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Why we need to drop the sensationalism around AI in healthcare

Article-Why we need to drop the sensationalism around AI in healthcare

Artificial intelligence isn’t new in healthcare, but it’s still shrouded in mystery and misinformation, according to Dr Adam Chee, Chief at Smart Health Leadership Centre, Institute of Systems Science, National University of Singapore.

In AI circles, Dr Chee is nicknamed the “Consultant's Consultant”, specialising in convergence science and working as a conduit for key stakeholders in the public and private sectors. We spoke to Dr Chee ahead of his presentation at the recently concluded Arab Health’s Artificial Intelligence in Healthcare conference.

Throughout his career, Dr Chee has spearheaded many significant projects across the Asia Pacific and the Middle East. He also serves on committees for Health Level Seven, the World Health Organisation, HL7 Korea-Singapore Research & Innovation Alliance, the Singapore Standards Council and more.

Dr Chee’s presentation was in three parts, starting with what AI really is. “There's a lot of hype in the market these days and a lot of people like to sensationalise what AI is to make it sound a lot more advanced than you’d expect. Real world AI isn’t magic,” he said. 

AI as a concept has been around for decades but is now gaining popularity because of advancements in software and hardware. “The modelling for AI has been around for the longest time, but it’s only now that we have the hardware to turn all those data sets to do the computational effort necessary.” 

With the reduction in hardware cost, the increase in prominence of the power of the cloud now means that anyone can share large data sets easily, and the technology finally has the capability to draw insights from the data. 

While various organisations, governments and private entities have been on a rampage to collect as much data as possible, the truth is that not all of this data is actually usable. Most of the data is collected in a haphazard format so healthcare organisations end up with incomplete or disorganised data. “Unlike finance or logistics, where there are certain rules you follow in data collection, healthcare is more ambiguous,” he said.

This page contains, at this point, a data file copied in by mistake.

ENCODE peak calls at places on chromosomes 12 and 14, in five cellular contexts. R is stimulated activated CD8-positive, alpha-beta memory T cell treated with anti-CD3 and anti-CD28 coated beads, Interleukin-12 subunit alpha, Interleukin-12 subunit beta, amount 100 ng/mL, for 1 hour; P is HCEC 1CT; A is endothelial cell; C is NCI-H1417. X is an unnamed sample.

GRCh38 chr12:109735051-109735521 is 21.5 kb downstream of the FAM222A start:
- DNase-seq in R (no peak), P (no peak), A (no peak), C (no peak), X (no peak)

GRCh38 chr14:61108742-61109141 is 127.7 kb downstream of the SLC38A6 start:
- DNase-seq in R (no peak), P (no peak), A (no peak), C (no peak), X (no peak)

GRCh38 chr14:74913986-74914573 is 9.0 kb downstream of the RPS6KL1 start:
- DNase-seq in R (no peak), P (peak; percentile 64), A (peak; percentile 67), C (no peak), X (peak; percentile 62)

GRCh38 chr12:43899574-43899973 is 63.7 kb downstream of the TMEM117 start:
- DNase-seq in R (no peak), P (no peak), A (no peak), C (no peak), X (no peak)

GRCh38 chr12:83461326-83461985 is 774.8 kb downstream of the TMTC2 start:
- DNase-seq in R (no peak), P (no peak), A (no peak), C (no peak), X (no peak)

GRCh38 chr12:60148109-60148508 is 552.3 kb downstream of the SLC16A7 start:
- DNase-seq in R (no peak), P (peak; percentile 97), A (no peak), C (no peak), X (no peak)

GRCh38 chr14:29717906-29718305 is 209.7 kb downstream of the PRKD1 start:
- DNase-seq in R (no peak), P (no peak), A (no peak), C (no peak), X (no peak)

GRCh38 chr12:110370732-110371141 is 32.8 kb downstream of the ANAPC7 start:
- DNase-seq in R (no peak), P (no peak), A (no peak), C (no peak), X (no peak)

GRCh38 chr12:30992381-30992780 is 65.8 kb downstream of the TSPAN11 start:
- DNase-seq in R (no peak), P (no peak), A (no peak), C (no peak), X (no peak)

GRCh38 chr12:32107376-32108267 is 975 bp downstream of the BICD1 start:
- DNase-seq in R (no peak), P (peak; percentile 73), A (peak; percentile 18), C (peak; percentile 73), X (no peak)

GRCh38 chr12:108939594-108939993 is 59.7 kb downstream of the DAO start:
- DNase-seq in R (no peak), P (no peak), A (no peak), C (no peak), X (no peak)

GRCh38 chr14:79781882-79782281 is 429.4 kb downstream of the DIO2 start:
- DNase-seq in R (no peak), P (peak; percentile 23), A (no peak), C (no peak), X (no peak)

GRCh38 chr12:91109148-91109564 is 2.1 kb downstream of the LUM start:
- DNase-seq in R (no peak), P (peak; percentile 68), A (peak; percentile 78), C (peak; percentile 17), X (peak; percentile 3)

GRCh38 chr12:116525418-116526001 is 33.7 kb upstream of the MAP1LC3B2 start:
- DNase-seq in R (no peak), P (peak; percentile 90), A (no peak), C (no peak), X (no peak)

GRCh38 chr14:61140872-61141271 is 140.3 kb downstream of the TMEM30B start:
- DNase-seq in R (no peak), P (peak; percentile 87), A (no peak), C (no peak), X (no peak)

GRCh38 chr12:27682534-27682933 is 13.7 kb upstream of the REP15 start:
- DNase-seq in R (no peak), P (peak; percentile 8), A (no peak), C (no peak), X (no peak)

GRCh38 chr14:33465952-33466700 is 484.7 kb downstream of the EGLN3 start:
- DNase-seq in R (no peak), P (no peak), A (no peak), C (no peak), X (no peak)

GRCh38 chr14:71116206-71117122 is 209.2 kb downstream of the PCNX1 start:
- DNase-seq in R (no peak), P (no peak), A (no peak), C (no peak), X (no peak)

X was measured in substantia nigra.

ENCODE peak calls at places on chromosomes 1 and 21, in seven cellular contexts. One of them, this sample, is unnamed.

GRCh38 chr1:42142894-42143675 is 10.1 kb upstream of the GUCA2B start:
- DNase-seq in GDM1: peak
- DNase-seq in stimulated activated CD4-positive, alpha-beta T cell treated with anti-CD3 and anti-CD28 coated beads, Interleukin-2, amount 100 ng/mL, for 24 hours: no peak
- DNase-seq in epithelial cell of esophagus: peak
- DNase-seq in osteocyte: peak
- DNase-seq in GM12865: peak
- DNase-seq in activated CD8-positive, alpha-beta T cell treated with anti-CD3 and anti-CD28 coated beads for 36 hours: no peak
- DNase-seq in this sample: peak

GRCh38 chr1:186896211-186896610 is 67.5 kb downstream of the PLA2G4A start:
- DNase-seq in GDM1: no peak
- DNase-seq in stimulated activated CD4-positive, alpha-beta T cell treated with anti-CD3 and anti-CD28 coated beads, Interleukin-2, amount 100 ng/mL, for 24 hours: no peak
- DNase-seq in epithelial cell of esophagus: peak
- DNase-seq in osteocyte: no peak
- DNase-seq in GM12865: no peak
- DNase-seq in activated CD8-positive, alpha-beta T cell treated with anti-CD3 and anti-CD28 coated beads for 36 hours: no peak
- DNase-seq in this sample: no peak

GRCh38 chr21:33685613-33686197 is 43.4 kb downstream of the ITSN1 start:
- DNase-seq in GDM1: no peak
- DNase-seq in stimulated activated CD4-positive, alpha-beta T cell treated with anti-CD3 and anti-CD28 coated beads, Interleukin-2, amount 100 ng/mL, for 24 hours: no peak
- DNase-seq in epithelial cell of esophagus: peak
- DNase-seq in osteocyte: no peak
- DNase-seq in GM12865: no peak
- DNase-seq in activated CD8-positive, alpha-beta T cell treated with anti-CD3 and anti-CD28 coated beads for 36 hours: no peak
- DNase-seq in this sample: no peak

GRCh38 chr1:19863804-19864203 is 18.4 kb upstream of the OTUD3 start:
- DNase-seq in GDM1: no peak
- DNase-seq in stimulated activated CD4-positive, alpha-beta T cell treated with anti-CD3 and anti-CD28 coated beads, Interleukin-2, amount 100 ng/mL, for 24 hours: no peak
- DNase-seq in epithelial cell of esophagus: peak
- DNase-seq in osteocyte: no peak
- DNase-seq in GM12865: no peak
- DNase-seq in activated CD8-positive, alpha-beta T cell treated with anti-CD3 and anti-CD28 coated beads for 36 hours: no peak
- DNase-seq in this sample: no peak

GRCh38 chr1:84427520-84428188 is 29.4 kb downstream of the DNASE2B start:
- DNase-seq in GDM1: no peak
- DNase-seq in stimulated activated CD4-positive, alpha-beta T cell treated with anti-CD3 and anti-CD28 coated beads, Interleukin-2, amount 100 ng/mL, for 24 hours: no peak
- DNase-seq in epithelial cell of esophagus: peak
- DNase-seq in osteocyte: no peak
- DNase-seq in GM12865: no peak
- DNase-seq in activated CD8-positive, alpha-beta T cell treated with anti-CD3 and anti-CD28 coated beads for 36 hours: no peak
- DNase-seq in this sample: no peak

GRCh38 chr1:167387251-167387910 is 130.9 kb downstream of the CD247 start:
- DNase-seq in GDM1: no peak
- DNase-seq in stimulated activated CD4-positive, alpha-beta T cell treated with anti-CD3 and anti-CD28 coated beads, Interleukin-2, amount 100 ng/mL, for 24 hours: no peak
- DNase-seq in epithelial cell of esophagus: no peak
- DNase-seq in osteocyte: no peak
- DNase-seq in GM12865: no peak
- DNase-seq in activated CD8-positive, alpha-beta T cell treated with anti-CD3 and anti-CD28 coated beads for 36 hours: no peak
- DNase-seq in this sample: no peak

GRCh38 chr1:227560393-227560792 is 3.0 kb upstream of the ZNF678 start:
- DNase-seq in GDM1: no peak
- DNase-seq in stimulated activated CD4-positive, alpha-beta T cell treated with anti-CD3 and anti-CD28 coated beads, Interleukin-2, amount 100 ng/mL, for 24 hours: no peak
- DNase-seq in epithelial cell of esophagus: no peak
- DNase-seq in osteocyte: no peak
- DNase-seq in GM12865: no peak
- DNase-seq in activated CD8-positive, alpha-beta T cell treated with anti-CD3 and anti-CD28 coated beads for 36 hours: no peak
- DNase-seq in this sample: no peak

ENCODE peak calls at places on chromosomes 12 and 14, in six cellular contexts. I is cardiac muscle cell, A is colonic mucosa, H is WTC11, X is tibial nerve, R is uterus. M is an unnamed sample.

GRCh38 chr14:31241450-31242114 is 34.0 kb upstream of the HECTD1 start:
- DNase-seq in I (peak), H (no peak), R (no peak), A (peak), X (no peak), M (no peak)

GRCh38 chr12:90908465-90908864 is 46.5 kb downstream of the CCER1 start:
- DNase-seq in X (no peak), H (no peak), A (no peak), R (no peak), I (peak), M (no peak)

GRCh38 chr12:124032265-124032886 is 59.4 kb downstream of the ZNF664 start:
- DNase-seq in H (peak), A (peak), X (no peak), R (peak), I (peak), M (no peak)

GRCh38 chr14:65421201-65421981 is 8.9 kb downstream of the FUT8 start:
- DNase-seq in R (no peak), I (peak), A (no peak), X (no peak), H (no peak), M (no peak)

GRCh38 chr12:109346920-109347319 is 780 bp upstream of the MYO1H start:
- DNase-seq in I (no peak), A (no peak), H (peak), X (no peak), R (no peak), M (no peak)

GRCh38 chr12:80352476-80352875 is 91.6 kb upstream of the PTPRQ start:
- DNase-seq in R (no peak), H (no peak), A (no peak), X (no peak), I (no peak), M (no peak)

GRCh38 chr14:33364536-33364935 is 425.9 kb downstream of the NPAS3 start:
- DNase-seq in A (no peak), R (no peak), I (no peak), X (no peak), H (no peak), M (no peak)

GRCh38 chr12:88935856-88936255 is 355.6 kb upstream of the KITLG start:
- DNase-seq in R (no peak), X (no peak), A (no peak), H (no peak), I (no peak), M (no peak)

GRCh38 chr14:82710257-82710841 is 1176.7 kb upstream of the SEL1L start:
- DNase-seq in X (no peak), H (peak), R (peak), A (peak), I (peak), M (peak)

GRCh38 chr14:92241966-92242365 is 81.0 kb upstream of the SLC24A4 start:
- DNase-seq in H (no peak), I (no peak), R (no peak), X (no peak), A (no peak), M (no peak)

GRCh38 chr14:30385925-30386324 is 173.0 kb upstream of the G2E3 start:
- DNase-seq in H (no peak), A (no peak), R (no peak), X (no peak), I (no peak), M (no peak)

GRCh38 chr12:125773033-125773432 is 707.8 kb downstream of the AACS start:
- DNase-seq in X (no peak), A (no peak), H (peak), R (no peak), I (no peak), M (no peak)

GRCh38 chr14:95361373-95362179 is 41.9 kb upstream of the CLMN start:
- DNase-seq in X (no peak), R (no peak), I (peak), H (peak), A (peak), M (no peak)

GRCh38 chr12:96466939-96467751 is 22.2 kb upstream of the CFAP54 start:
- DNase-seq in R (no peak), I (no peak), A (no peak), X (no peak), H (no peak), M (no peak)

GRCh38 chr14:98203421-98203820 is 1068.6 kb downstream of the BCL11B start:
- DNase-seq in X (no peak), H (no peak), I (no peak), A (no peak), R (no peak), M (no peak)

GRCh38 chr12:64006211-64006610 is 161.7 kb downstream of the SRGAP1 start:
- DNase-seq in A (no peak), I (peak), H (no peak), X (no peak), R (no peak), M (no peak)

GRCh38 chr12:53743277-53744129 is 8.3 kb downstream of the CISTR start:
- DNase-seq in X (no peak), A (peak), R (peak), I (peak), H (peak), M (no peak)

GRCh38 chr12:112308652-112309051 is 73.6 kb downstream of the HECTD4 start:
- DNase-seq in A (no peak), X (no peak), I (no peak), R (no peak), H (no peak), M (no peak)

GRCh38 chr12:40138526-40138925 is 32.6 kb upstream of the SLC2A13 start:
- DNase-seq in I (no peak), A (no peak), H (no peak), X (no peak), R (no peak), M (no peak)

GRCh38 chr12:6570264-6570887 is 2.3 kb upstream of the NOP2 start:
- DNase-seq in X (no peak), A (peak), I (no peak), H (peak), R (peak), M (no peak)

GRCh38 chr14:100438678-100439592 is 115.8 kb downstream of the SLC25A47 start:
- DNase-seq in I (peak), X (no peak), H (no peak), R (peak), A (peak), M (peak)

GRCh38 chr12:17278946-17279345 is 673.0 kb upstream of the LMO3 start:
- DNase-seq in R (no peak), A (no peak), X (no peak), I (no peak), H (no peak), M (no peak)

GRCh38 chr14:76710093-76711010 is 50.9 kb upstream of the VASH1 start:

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Dr Adam Chee

Data in healthcare includes electronic medical records in hospitals, and also environmental health, which is overlooked a lot of the time. “I'm sure it’s out there somewhere in the cloud. But we don't marry the two data sets together. There's social data, which a lot of times we may not necessarily have. An individual’s family history, habits, or economic status can all affect their health, but this isn’t something healthcare professionals have access to. So most times, we’re analysing incomplete data that just focuses on physical metrics.”

Another issue that could complicate AI applications in healthcare is that the number-crunchers and statisticians tend not to be trained in healthcare. They may notice obvious errors or biases, but the data fed back to the clinicians is skewed. “It's really a dilemma. You can’t start training on stuff that you don't believe in. Prediction analysis isn’t mature enough to act on,” Dr Chee added. 

He noted that a lot of physicians, clinicians and pharmacists are now opening up to the power of data. “In Singapore, where I'm from, and in some of the areas where I'm travelling to, like Saudi Arabia, UAE, China, Korea, and Japan, we are starting to see more healthcare workers becoming interested in looking at data,” he said. “I've seen a lot of push in continuous education encouraging nurses, physicians, pharmacists etc to take up data science.” Design thinking and digital transformation are also key areas of focus in healthcare where AI can help decision-making for optimum patient outcomes. However, there’s still a lot to be done to get healthcare professionals truly interested in these technologies, said Dr Chee.

“I guess it's a matter of time. Unfortunately, no medical school right now is pushing this as a core curriculum. Of course, I can understand why. They hardly have enough time during their six or seven years of medical education to learn everything. But it needs to be looked at, because soon enough doctors and nurses will realise that a lot of the stuff they learn will be automated. That is how health medicine, in general, is evolving.” 

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